Paper-based diagnostics, made with a scrapbooking tool, could curb hepatitis C pandemic

May 21, 2014
Paper-based diagnostics, made with a scrapbooking tool, could curb hepatitis C pandemic

To the relief of patients diagnosed with hepatitis C, the U.S. Food and Drug Administration approved two new treatments late last year, and a few more are on the way. Now scientists are solving another side of the disease's problem: identifying the millions more who have the virus but don't know it—and unwittingly pass it on. A report in the ACS journal Analytical Chemistry describes a novel, scrapbook-inspired test that does just that.

Xuan Mu, Zhi Zheng and colleagues point out that the hepatitis C virus (HCV), a blood-borne pathogen that can cause , cancer and even death, kills more people in the U.S. than HIV. It also infects an estimated 150 million people around the world. Although diagnostic tests exist, they require an initial screening and then a costly second test for confirmation. The extra office visits, money and time required for a definitive diagnosis means a lot of people simply can't or won't follow up. To make diagnosis more accessible, the researchers took advantage of the recent development of new, inexpensive paper-based medical technologies and applied it to HCV screening.

Taking a page from the popular scrapbooking pastime, the scientists used a flower-shaped metal paper cutter to punch out shapes from special paper for their . The method solves the problem of patterning the paper, made of nitrocellulose—a highly flammable substance—without using heat. They add antigens, antibodies and other chemicals to the paper to test patient samples. With one flower-shaped paper, they can conduct both HCV tests on a sample simultaneously in just minutes, instead of hours.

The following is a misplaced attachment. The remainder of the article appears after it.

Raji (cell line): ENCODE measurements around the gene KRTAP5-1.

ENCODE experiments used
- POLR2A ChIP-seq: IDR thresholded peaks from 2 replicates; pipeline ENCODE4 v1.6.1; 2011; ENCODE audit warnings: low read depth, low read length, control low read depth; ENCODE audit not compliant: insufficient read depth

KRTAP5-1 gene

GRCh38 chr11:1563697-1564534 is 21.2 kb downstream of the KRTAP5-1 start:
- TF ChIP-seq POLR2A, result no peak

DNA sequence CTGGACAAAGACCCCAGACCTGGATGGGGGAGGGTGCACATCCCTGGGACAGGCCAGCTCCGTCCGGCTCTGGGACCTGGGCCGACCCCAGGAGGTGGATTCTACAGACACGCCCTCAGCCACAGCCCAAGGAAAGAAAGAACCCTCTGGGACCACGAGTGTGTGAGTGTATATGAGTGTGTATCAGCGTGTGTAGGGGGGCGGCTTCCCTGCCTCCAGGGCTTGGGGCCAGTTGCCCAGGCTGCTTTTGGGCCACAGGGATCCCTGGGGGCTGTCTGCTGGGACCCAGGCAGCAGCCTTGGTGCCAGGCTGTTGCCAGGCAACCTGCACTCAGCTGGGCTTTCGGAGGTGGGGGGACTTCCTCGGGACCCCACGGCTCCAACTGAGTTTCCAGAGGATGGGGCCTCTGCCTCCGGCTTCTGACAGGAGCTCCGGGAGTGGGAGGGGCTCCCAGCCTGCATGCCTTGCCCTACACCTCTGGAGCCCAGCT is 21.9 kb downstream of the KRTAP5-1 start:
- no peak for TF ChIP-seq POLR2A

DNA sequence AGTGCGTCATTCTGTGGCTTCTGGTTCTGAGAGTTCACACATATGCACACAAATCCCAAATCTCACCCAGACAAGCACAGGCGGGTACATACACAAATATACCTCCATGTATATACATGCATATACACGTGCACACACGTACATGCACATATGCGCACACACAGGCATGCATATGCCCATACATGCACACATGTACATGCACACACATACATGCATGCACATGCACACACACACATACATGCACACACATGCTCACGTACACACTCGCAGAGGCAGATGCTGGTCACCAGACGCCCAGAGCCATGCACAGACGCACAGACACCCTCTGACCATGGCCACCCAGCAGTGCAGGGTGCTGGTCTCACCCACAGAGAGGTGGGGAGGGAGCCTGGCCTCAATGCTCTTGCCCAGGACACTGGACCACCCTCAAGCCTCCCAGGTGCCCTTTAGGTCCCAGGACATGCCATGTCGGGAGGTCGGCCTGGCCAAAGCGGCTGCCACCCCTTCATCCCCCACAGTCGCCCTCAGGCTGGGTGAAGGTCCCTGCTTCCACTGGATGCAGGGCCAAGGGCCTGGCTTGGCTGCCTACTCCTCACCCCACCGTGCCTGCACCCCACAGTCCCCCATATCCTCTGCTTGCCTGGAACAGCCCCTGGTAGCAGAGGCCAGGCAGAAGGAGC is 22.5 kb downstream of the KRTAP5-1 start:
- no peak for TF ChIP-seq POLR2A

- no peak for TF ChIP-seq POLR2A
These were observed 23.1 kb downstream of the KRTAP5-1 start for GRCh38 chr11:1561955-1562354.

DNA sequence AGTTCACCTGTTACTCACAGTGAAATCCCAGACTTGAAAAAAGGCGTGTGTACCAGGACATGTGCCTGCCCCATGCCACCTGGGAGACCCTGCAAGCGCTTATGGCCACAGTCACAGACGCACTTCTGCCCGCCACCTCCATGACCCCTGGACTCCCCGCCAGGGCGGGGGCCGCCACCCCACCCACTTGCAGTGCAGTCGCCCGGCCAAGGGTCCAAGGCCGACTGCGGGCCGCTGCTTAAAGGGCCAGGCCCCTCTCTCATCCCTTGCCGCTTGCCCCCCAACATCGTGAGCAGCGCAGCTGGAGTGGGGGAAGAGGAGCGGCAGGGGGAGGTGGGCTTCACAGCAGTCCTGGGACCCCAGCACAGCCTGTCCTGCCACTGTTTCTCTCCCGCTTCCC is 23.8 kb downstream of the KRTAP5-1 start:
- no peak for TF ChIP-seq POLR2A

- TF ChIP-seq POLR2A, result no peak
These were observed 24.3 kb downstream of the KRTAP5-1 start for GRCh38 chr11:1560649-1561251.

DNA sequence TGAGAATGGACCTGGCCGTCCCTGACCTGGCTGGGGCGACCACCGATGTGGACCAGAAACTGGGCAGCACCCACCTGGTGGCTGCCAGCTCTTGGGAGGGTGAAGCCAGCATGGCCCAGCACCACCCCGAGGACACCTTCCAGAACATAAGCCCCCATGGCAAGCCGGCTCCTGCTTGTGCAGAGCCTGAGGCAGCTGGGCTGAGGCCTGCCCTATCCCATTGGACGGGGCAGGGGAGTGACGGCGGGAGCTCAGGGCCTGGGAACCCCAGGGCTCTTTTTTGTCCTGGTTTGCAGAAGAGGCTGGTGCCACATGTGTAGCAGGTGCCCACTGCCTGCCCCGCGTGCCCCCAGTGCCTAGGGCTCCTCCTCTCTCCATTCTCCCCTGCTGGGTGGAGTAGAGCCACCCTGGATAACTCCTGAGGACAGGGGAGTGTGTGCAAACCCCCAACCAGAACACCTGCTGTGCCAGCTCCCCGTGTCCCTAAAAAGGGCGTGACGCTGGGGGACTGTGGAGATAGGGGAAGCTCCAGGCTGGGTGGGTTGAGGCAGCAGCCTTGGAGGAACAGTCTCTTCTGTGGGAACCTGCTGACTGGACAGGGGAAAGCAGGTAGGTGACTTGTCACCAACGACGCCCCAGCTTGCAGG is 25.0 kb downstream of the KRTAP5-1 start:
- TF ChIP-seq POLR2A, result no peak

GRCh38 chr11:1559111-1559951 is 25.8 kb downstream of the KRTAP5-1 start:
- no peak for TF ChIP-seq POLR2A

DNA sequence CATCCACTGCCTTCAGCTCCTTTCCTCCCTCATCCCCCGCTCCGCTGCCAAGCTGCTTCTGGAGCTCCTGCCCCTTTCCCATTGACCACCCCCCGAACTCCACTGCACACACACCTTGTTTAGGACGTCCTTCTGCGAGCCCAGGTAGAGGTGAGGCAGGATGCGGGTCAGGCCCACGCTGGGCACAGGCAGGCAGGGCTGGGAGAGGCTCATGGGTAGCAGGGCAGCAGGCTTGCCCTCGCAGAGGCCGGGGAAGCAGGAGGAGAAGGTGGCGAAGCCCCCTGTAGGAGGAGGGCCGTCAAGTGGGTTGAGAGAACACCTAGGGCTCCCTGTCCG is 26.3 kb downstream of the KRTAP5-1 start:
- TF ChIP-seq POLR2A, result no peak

More information: "Multiplex Microfluidic Paper-based Immunoassay for the Diagnosis of Hepatitis C Virus Infection" Anal. Chem., Article ASAP. DOI: 10.1021/ac500247f

Abstract
Hepatitis C virus (HCV) infection is a serious and rising global healthcare problem. One critical challenge to tackle this disease is the lack of adequate diagnosis. Here, we develop a multiplex microfluidic paper-based immunoassay, as a novel diagnostic approach, to detect human IgG antibody against HCV (anti-HCV). The paper substrate, highly flammable nitrocellulose (NC), is patterned under ambient temperature by craft punch patterning (CPP) to generate multiple test zones. On the basis of superior merits of patterned paper, this new diagnostic approach demonstrates the key novelty to unprecedentedly combine segmented diagnostic assays into a single multiplex test. The generated diagnostic results are not only informative but can be rapidly and cost-effectively delivered. It would significantly transform the clinical pathway for unwitting individuals with HCV infection. This work highlights the promising role of microfluidic paper-based immunoassays in tackling the diagnostic challenge for the HCV pandemic as well as other diseases.

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